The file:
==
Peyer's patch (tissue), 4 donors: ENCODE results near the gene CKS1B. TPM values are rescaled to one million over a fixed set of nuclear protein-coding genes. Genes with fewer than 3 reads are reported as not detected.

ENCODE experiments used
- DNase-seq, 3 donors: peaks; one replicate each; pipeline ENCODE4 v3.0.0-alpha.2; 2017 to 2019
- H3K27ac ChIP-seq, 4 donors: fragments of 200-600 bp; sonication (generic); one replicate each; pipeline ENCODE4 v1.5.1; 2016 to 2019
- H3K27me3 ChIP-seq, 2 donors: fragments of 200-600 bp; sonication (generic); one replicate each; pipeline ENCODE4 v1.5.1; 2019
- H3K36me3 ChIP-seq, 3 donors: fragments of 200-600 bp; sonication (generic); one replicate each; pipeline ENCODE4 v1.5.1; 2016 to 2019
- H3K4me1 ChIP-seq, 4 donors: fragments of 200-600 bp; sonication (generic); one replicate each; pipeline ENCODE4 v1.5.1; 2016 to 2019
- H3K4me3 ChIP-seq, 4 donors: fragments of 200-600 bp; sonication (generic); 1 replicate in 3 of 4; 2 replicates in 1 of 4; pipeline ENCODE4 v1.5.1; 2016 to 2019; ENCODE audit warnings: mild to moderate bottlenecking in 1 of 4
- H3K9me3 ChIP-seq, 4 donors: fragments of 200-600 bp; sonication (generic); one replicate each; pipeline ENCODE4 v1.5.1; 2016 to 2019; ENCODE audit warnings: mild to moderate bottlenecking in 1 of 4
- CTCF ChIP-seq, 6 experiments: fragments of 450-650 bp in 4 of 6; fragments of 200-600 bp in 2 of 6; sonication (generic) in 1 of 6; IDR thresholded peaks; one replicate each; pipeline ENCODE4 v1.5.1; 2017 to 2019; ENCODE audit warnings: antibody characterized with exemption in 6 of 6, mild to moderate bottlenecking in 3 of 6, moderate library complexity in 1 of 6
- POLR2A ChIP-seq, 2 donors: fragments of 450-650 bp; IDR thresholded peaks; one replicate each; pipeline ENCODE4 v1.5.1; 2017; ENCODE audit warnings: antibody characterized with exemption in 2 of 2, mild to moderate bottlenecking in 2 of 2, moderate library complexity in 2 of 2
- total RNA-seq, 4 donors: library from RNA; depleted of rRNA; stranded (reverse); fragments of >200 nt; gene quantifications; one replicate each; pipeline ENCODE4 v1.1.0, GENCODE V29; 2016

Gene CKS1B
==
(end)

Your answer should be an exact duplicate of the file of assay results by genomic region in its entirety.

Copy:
Peyer's patch (tissue), 4 donors: ENCODE results near the gene CKS1B. TPM values are rescaled to one million over a fixed set of nuclear protein-coding genes. Genes with fewer than 3 reads are reported as not detected.

ENCODE experiments used
- DNase-seq, 3 donors: peaks; one replicate each; pipeline ENCODE4 v3.0.0-alpha.2; 2017 to 2019
- H3K27ac ChIP-seq, 4 donors: fragments of 200-600 bp; sonication (generic); one replicate each; pipeline ENCODE4 v1.5.1; 2016 to 2019
- H3K27me3 ChIP-seq, 2 donors: fragments of 200-600 bp; sonication (generic); one replicate each; pipeline ENCODE4 v1.5.1; 2019
- H3K36me3 ChIP-seq, 3 donors: fragments of 200-600 bp; sonication (generic); one replicate each; pipeline ENCODE4 v1.5.1; 2016 to 2019
- H3K4me1 ChIP-seq, 4 donors: fragments of 200-600 bp; sonication (generic); one replicate each; pipeline ENCODE4 v1.5.1; 2016 to 2019
- H3K4me3 ChIP-seq, 4 donors: fragments of 200-600 bp; sonication (generic); 1 replicate in 3 of 4; 2 replicates in 1 of 4; pipeline ENCODE4 v1.5.1; 2016 to 2019; ENCODE audit warnings: mild to moderate bottlenecking in 1 of 4
- H3K9me3 ChIP-seq, 4 donors: fragments of 200-600 bp; sonication (generic); one replicate each; pipeline ENCODE4 v1.5.1; 2016 to 2019; ENCODE audit warnings: mild to moderate bottlenecking in 1 of 4
- CTCF ChIP-seq, 6 experiments: fragments of 450-650 bp in 4 of 6; fragments of 200-600 bp in 2 of 6; sonication (generic) in 1 of 6; IDR thresholded peaks; one replicate each; pipeline ENCODE4 v1.5.1; 2017 to 2019; ENCODE audit warnings: antibody characterized with exemption in 6 of 6, mild to moderate bottlenecking in 3 of 6, moderate library complexity in 1 of 6
- POLR2A ChIP-seq, 2 donors: fragments of 450-650 bp; IDR thresholded peaks; one replicate each; pipeline ENCODE4 v1.5.1; 2017; ENCODE audit warnings: antibody characterized with exemption in 2 of 2, mild to moderate bottlenecking in 2 of 2, moderate library complexity in 2 of 2
- total RNA-seq, 4 donors: library from RNA; depleted of rRNA; stranded (reverse); fragments of >200 nt; gene quantifications; one replicate each; pipeline ENCODE4 v1.1.0, GENCODE V29; 2016

Gene CKS1B